• by roman_mir (125474) on Sunday June 22, 2014 @12:43PM (#47293553) Homepage Journal

    You are almost there, it's not about age, it is not even about salaries as many here suggest, it is about government's hands in the market - labour laws. There are entire industries based around suing employers, do you ever hear radio shows where some lawyers is giving advice on severance pay, suing the employer, etc.? That is what it is all about. It is about the fact that you cannot have a contract without government intervening into the business and forcing you with all its guns to attempt and avoid hiring people that can sue you because they are part of some protected class.

    Hiring young white males seems to be the most optimal solution obviously, since they are the least government protected class of all.

    As to myself, I hire plenty of students or new grads myself, not discriminating on age, but discriminating on their newness to the process and their desire to give it a try. I do not particularly care about your age, I do however pay lower wages than large companies and so I can only get people with very little (if any) experience. When a person comes in for the interview, I explain what we do, ask them what their goals are and then make a simple enough offer: here is the salary I can start you with (something similar to 13USD/hour), however if you cannot be productive right away, I am not paying you until I can put you on a project. I teach the new hires, it's about a 3 week crash course on the technologies we use, our frameworks, languages, db, our code generators, etc. They are given a task at a time, they go through the tasks and as they do, they are classified into different categories, this puts them on different projects.

    As they become productive (they are on projects) they start getting paid and if they are good they get an equivalent of $1/hour raise every few months (not a guarantee though, nothing is).

    So that's my approach to it and it is good for the beginners REGARDLESS of their age, but I WILL NOT hire somebody who is too close to the 'retirement', I do not need government regulations on my ass, any of this nonsense that says that the older the person the more difficult it is for them to find a new job and thus they must be given various entitlements by the employer are playing AGAINST the older people. You think government regulations prevent age (or any other) discrimination? They are the CAUSE of the discrimination.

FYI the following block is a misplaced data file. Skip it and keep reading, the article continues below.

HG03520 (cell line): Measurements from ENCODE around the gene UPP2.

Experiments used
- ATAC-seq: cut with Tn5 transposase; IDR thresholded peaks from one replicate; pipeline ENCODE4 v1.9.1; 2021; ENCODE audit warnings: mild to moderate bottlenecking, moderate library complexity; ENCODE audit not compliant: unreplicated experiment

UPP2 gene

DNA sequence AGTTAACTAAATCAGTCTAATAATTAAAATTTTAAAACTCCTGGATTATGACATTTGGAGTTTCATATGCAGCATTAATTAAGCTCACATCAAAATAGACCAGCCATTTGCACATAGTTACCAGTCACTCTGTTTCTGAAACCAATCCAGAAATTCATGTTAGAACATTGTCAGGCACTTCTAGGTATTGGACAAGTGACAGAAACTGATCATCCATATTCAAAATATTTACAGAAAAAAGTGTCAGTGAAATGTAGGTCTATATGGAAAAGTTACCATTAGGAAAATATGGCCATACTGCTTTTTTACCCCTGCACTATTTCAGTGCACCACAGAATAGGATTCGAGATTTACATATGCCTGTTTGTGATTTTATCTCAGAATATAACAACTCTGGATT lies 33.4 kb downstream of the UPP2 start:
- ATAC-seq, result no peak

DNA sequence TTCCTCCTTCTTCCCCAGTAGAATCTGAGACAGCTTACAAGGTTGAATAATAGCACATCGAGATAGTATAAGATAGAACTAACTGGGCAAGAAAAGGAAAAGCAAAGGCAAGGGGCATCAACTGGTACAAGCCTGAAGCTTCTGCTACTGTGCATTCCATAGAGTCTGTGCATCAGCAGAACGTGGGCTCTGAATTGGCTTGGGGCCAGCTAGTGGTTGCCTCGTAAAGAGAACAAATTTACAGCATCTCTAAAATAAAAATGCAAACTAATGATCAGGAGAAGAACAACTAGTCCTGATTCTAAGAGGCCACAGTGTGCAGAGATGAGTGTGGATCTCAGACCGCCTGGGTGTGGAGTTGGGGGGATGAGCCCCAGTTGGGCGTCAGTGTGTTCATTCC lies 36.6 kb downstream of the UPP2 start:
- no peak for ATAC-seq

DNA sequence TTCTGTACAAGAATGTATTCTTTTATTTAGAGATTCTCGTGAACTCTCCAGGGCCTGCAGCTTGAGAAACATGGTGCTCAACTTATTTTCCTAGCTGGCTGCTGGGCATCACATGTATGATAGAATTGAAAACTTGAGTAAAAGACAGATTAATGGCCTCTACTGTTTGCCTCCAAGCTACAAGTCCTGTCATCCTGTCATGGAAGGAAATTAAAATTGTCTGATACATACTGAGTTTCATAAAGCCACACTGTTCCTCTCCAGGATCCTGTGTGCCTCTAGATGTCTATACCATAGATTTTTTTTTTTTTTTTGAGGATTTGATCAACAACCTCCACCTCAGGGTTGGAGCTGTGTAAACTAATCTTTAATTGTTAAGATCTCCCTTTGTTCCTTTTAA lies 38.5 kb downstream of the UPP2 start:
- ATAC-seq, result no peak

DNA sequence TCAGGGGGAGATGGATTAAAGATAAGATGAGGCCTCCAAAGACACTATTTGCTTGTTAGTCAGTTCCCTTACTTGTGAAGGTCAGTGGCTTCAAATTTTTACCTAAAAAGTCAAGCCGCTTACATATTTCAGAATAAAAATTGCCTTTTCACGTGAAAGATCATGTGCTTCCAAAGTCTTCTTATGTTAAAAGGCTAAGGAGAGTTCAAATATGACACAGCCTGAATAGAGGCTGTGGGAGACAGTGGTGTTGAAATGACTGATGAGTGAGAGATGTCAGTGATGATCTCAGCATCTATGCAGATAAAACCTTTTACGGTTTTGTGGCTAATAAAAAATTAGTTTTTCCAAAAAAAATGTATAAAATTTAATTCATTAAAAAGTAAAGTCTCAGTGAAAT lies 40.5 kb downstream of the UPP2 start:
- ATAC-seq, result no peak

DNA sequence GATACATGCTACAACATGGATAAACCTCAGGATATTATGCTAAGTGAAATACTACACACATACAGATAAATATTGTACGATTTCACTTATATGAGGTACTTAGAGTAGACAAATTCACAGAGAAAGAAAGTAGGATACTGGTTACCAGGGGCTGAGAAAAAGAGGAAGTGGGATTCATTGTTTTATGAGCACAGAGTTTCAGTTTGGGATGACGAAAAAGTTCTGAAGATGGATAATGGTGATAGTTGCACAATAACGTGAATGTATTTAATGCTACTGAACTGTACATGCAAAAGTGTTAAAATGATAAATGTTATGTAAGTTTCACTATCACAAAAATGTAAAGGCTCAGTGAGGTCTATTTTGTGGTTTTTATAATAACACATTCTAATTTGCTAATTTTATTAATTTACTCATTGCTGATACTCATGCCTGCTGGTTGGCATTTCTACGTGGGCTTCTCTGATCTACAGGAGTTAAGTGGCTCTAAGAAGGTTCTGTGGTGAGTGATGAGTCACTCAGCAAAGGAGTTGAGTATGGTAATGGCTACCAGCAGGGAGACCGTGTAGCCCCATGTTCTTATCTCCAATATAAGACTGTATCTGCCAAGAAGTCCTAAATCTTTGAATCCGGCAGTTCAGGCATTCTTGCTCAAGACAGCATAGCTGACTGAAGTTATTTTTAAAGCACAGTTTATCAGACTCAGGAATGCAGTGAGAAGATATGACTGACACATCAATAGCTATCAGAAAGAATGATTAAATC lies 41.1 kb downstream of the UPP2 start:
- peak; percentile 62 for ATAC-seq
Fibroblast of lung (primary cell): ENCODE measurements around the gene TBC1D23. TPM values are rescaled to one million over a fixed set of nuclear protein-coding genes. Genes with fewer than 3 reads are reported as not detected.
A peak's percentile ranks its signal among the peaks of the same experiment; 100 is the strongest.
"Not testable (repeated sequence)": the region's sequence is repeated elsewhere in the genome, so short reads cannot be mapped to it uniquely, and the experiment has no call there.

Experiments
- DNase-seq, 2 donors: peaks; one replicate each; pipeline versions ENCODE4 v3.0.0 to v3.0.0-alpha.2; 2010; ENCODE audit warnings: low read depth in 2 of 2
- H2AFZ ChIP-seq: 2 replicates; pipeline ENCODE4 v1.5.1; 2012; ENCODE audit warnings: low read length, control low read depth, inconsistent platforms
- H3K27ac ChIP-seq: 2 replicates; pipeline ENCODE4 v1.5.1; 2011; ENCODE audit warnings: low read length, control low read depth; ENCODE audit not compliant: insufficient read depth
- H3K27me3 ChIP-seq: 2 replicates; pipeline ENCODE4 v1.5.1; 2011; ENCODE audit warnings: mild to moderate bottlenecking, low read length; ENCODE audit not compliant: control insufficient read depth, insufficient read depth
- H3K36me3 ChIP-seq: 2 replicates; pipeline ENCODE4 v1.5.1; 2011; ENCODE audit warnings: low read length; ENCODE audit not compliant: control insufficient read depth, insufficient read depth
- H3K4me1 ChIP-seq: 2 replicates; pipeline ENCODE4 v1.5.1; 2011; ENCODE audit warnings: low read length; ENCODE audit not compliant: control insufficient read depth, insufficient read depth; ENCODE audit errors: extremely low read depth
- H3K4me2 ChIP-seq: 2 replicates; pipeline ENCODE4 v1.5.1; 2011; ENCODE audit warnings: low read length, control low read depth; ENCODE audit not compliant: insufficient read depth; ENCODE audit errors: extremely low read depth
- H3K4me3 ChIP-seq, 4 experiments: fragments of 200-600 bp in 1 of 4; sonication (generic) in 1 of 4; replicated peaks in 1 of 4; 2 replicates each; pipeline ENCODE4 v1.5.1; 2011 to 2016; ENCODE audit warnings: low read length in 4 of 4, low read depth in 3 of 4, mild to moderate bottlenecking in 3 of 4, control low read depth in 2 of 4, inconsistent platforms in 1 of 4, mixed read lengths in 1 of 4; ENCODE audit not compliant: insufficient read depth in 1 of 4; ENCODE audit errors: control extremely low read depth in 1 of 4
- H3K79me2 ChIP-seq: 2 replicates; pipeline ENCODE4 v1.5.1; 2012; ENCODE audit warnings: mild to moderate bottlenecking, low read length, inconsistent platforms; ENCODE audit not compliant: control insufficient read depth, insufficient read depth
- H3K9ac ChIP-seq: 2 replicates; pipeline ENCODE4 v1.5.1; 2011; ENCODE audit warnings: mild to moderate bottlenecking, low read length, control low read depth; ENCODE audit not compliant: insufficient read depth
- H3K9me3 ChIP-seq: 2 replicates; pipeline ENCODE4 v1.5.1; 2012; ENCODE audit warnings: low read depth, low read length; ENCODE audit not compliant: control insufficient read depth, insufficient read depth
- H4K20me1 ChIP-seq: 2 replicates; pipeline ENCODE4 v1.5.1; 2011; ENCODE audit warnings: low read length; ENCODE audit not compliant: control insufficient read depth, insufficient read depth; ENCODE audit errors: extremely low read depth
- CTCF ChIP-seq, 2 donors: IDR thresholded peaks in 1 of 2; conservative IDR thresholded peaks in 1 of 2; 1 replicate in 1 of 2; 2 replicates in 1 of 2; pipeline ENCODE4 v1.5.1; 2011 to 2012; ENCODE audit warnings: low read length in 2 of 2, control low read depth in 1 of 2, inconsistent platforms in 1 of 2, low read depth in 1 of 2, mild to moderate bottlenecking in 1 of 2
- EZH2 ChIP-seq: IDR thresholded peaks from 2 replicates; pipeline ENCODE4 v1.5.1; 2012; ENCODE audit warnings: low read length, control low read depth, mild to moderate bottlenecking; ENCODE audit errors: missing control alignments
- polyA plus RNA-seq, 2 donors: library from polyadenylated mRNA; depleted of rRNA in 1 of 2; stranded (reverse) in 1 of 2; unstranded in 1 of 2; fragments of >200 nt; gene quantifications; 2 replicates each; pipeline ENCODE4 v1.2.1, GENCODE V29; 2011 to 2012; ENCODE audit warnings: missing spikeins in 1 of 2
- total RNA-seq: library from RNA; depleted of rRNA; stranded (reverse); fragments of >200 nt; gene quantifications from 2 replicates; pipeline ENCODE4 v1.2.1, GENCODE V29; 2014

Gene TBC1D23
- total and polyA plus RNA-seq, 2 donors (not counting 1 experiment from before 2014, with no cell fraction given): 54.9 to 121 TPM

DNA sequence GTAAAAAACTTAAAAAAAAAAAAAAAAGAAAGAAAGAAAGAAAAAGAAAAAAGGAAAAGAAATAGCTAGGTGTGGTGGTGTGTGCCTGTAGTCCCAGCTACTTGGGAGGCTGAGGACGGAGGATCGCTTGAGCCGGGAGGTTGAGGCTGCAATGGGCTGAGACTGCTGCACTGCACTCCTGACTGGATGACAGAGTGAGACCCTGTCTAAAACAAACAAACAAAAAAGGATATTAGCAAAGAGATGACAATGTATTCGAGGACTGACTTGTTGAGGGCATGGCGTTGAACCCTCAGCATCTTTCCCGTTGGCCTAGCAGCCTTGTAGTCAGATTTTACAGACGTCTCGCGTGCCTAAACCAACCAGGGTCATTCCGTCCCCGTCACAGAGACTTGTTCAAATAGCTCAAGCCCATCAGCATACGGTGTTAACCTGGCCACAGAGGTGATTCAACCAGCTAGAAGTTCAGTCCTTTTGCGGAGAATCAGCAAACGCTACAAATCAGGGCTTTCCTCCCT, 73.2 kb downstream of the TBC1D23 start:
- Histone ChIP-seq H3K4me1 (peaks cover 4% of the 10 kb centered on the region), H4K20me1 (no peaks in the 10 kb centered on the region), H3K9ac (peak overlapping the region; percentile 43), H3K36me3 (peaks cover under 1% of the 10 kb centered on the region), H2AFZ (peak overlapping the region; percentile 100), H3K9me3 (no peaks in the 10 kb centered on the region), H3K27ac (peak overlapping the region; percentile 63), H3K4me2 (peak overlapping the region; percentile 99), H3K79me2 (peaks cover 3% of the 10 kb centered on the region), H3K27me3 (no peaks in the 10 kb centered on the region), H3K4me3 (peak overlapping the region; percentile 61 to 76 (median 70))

• by Anonymous Coward on Sunday June 22, 2014 @05:01PM (#47294547)

    I'm posting anonymously on purpose. 4-digit slashdot ID. I've been around a while.

    I'm over 50. I recently interviewed with one of those Bay-Area companies from TFA that has a median age of 29. Median age. That means unless they are hiring people that are still in high school, a 50-something is shit out of luck. We know they are hiring fresh-outs, say 21 years of age, so if 29 is the median (TFA said median, not mean) that means that if you are over about 37, you are too old.

    I did not see a person on the campus over my age, or even near my age, in fact, some of the people that interviewed me were about the age of my offspring. I don't think the oldest person I met was 40. I think I did well in the interviews (which were grueling) but they were definitely set up for somebody right out of grad school. I did get a call from the recruiter and was told they were "not going to move forward with me".

    I'm not bitter, I'm not upset, I expected as much. In fact, I told my family before I went on this interview that I was too old for this company. I am disappointed, but that's because I am a human, and I feel. I'm sure that "culturally" I was not a good fit, as I don't have a lot in common with people half my age -- I live much differently then they do. But I don't think that is a good argument not to hire -- diversity is key; having a variety of ideas and viewpoints is useful.

    Recently, we saw that the employee population of a lot of these companies was majority white, majority male -- this survey did not show that the employee population is probably majority under 35. They are without any benefit that diversity could bring. (though it is also true that I am in two of those majority groups, hiring me would not help with their reported "problem"...)

    While I don't think that these companies practice overt, conscious age discrimination, I am completely certain that they practice unconscious age discrimination. I am also sure that I was not the only party injured by this, I am confident that the company that passed me over would have benefited from employing me.